It’s tick season: Protect yourself from diseases
When the weather warms, ticks emerge. Reducing exposure to ticks is important because they transmit disease. While they are born pathogen-free, these blood-sucking arachnids often acquire a variety of diseases — some of them potentially debilitating and life-threatening to humans — from the animals they feed upon. In fact, reducing exposure to ticks is the best defense against diseases such as Lyme disease, Rocky Mountain spotted fever and several other tick-borne illnesses, according to the Centers for Disease Control and Prevention.
Not only do ticks multiply during warmer weather, but all animals also become more active, giving ticks a steady food supply and a way to hitch a ride to new areas.
Any family member — including pets — who have been outdoors for extended periods of time should be checked for ticks.
Here are some steps people can take to avoid tick bites when outdoors:
— Avoid walking through uncut fields and brush. Walk in the center of mowed trails to avoid brushing up against vegetation that may harbor ticks.
— Spray clothing and exposed skin with a DEET-based insect repellant.
— Wear appropriate clothing, especially in wooded areas, including long pants tucked into socks, shoes or boots. Choose light-colored clothing, which allows wearers to see ticks more easily.
— Service members should use the full range of measures provided by the Department of Defense insect-repellant system. While U.S. military uniforms are pre-treated with permethrin, a pesticide that kills ticks on contact, service members should also make sure trouser legs are tucked inside boots, and use a DEET-based repellant on any exposed skin.
— Wash clothes in hot water and dry on high heat to kill whatever may be hiding on them.
— Avoid touching or interacting with wildlife, which in almost every case is better left alone, according to Sherri Russell, MDC State Wildlife veterinarian.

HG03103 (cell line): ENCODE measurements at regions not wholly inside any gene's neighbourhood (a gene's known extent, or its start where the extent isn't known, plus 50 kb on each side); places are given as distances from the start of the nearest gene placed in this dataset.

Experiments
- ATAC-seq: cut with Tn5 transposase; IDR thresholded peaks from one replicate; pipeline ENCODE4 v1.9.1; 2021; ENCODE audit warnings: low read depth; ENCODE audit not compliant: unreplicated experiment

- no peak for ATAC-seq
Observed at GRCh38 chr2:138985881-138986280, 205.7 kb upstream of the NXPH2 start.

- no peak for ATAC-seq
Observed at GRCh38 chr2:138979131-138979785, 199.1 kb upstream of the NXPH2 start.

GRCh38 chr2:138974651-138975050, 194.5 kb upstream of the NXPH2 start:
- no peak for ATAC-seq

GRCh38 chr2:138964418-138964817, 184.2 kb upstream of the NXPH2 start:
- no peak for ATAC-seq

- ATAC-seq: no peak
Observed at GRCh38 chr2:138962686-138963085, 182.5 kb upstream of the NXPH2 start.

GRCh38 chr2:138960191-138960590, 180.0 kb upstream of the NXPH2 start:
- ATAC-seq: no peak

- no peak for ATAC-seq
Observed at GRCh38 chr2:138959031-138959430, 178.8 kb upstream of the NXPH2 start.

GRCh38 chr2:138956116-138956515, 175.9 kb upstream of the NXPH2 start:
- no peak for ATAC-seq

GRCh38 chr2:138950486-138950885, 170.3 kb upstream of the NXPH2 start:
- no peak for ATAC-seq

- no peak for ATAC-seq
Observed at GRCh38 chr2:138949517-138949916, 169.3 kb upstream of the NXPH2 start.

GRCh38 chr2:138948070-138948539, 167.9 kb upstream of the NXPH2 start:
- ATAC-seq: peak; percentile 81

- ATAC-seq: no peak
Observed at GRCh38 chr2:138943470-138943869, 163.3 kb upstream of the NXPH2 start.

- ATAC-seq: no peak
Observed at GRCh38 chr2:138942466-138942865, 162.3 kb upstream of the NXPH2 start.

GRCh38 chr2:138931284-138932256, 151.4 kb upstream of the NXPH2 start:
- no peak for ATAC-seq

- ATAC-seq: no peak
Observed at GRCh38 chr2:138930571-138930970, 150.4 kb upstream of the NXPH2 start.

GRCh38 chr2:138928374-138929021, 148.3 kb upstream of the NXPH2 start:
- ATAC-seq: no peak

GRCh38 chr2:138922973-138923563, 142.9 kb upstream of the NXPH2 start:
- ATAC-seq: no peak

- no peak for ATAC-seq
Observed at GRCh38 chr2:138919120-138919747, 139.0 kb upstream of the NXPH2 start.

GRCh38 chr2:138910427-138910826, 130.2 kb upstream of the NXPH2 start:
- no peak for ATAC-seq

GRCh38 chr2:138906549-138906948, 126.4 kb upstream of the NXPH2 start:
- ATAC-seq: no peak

“Native wildlife can carry ticks, mites, lice, fleas, flukes, roundworms, tapeworms, rabies, distemper, tuberculosis, respiratory diseases and skin diseases,” Russell said.
No matter how well prepared you are before going out, experts say the most effective procedure against tick bites is to check yourself thoroughly.
Because of the way tick bites work, people who have been bitten have a window of time to avoid being infected, according to the MDC. Ticks have specialized saliva that numbs the bite area and acts as a cementing agent. If the tick is infected, the bacteria take approximately 24 hours to “reactivate” and get in the tick’s saliva. That means that a tick must be actively feeding on its host for several hours to transmit disease.
The CDC advises if you are bitten, and the tick has fully attached itself, to carefully remove it with tweezers. Do not burn, apply petroleum jelly or utilize any other home remedies.
To remove a tick:
— First, disinfect the surrounding area with an alcohol swab.
— Place the tweezers as close to the skin as possible and grasp the tick firmly.
— Pull straight up slowly until the tick either comes out or breaks.
The infectious material is much further back in the tick’s body, so there is no reason to fret if the head breaks off during removal.
The CDC recommends that, after removing the tick, hands should be washed and the bite area and should be thoroughly cleaned with rubbing alcohol, an iodine scrub or soap and water.
The CDC further recommends that after removal, the tick remains should be kept in a clean plastic bag and stored in a cool, dry place. Make an appointment with a primary care provider to have the tick identified and tested for any diseases.
The Missouri Department of Conservation has detailed information about the three most common ticks in Missouri on its website at https://nature.mdc.mo.gov/discover-nature/field-guide/ticks.
For more information on tick removal, including instructional videos, visit www.tickencounter.org or www.cdc.gov/dpdx.
Editor’s note: Some information in this story was provided by army.mil.